Welfare Bills – March

Here is the press release we put out before one of the hearings on the welfare bills:


House Republicans Attack the Poor. Welfare Rights to Speak Out Against Discrimination
and Speak FOR the Bills to Help MN Families!

On Thursday, March 12, 2:30 p.m., members of the Welfare Rights Committee will hold a brief press conference outside of room 200 of the State Office Building to speak out against three Republican-sponsored bills that are outright attacks on poor families in Minnesota. At 2:45 a hearing will be held on those bills, as well as on positive bills that will help MN families in this time of economic crisis.

The attack bills
HF 646 (Seifert)
HF 646 does several things, ranging from the discriminatory to the ridiculous.
— For one, HF 646 makes it so MFIP benefits cannot be drawn out as cash. It forces the use of the “EBT” card, which requires a special EBT machine for all purchases and payments. This is utterly impractical, given that you can’t use an EBT card in many business situations. Furthermore, this would make it so we couldn’t even keep a checking account or have a debit card. Here is just a start of a list of things you can’t  use the EBT card for: postage stamps, bus fare, fees for kids’ school events, medical and childcare co-pays, keeping a checking account, coins for laundry, paying utility bills, paying your rent, paying a fine, most clothing and non-food stores, parking meters…it’s easy to get the picture.
— Second, HF 646 does not allow an EBT card to be used out of state. Heaven forbid your grandfather dies. Also, you can’t visit your brothers, sisters, children’s parent or other service people at the out-of-state military base while they in between their tours of Iraq or Afghanistan.
— In any case, prohibiting how we spend our money – versus how the unemployed on UI, the veterans, the elderly the disabled, the JOBZ recipients, the legislators and many others – spend their state money is discrimination against the poor.

HF 272 (Shimanski)
HF 272 requires fingerprint scanning upon applying for any MN public assistance program, including folks going into nursing homes. It will touch almost everyone in Minnesota, whether we get help with medical, child support, nursing homes, welfare, elder services and the list goes on. Besides the “Big Brother” aspect, the cost of this bill would be huge – but it should be noted that the author handily allows a private contactor to make a profit on the scheme. This bill is creepy.

HF 1036 (Seifert attacks again)
HF 1036 mandates that new residents of MN get the benefit level that is in place in the state they lived in before (unless it was higher in the other state). This will result in a court case; it’s an infringement on our right to travel. The benefit levels in MN are already so low that virtually everyone on General Assistance or MFIP is homeless. No one moves for the “welfare;” we move for jobs, family or a better life. Finally, the courts have ruled many times that measures like this are unconstitutional and the authors of the bill know it.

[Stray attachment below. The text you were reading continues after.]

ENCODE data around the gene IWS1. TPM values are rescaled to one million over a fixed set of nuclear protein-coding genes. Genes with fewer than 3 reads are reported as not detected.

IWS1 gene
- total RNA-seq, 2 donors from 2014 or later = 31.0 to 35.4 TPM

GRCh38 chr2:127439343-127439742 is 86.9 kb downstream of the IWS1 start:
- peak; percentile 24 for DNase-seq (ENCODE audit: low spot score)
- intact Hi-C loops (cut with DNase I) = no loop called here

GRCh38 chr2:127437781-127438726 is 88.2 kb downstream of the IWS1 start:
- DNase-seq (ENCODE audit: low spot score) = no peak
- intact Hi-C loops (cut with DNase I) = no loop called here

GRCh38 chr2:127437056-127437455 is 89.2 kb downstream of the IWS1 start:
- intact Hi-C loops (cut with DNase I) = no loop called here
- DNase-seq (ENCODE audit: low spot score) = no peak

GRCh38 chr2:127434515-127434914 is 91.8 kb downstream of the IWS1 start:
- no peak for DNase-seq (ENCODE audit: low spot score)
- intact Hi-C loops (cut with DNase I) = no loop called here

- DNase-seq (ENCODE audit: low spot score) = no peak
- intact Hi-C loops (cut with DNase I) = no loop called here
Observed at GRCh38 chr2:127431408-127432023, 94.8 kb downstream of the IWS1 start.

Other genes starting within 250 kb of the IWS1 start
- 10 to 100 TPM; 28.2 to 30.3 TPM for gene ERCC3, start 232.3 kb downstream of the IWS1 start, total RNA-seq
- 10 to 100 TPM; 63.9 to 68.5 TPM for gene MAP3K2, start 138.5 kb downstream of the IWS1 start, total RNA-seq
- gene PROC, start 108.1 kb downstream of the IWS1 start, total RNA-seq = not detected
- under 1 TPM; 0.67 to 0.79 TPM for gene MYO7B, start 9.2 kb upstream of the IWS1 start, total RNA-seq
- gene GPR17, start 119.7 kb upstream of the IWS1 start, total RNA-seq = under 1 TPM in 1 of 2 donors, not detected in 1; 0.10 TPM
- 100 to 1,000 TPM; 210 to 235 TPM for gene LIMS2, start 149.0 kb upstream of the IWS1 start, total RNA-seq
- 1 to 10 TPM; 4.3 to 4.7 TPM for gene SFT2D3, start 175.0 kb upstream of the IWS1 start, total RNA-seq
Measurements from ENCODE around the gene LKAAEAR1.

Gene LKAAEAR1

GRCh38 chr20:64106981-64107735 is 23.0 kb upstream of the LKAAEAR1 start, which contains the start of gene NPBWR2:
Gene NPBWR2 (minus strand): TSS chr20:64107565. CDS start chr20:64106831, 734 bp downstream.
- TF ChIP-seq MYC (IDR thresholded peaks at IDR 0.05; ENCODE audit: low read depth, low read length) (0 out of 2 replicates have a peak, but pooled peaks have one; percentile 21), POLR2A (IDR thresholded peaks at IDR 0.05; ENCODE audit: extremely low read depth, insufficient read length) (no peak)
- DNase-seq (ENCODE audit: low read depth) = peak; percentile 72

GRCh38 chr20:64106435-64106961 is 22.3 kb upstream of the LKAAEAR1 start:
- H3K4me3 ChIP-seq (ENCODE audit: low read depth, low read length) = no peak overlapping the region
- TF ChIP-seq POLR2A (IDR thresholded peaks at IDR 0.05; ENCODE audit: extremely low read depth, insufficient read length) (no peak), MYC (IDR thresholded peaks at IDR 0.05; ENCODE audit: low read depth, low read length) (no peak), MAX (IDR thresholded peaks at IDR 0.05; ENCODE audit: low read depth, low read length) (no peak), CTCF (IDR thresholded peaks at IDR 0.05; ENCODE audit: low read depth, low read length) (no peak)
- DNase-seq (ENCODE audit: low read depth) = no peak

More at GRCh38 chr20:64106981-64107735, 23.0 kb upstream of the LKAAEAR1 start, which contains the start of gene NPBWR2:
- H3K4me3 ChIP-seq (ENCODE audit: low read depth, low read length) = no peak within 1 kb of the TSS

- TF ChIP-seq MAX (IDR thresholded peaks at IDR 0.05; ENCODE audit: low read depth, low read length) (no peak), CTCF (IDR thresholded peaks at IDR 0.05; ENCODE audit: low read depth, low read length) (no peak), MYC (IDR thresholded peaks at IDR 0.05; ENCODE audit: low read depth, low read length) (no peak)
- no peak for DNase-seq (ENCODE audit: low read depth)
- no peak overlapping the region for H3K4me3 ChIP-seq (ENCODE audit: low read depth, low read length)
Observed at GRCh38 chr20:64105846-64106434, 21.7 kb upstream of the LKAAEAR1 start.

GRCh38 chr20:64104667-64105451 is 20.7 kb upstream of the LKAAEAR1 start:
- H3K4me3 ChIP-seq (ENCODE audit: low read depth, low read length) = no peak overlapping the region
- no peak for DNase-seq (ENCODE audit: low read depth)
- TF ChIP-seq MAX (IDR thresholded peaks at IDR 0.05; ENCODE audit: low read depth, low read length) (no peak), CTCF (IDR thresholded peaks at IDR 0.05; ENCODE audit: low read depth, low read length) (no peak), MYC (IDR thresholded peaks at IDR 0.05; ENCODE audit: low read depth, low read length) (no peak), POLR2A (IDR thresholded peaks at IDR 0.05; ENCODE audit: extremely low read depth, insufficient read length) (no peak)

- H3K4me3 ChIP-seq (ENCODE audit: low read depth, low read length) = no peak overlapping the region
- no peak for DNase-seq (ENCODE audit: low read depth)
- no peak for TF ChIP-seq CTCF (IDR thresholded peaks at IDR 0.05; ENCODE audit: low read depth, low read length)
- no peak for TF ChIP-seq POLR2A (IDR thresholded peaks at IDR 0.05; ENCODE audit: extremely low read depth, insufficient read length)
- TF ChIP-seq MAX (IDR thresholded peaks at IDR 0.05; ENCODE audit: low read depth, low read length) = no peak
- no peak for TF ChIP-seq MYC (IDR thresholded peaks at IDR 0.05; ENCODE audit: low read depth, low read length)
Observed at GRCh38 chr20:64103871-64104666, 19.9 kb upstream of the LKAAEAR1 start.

The sensible bills:

HF 577 (Hosch):
Repeals the $50 per month cut to the cash MFIP grant that affects families living in subsidized housing. This cut was imposed by Pawlenty during the budget crisis of 2003. It is bad for the affected families, bad for the stock of affordable housing and bad for agencies that administer subsidized housing. Most families on MFIP, unless we get subsidized housing, are essentially homeless (usually doubling or tripling up). $50 might not seem like much to many people, but considering that a mother and child is expected to live on $437 per month (an amount that has not been increased since 1986), $50 is a huge, huge amount.

HF 453 (Fritz):
This bill does three things.
— Puts a two-year moratorium on the welfare time limit. MFIP parents are generally the “last hired” at a workplace, which means we are the first let go. Because of this, many cannot build up enough quarters to qualify for unemployment. Parents are forced back onto MFIP – burning up their 5-year lifetime limit in this impossible job market.
— Gets rid of the family cap. This, too was put into law during the budget crisis of 2003. The family cap means the welfare grant does not increase when a baby is born. Face it; the grant would go up by $87 per month by the addition of a baby; anyone can see that (contrary to the right-wing fools’ banter)  no one on welfare ‘plots’ to have a baby for the cash. This cut punishes babies for being born. Babies are to be cherished, not punished.
— Gets rid of the $7000 food stamp “asset limit.” Few states have an “asset limit” for food stamps. As the economy sours, more and more formerly middle-income people will need food assistance. No one should have to sell the tools they need for employment or cash out their life insurance policy to qualify for the meager help that food stamps provide.

The Welfare Rights Committee bills are just a part of what needs to be done during this economic crisis. That is why we are part of the People’s Bailout Coalition, which calls for Jobs or Income Now and declares that Housing is a Right.

We reject the governor’s plan to balance the budget on the backs of poor and working people…again. The wealthy have enjoyed years of tax breaks. What did the rich, the cheating banks and corporations do while they were getting their tax breaks and perks? They ran this economy into the ground, causing suffering all around. It’s time for them to pay.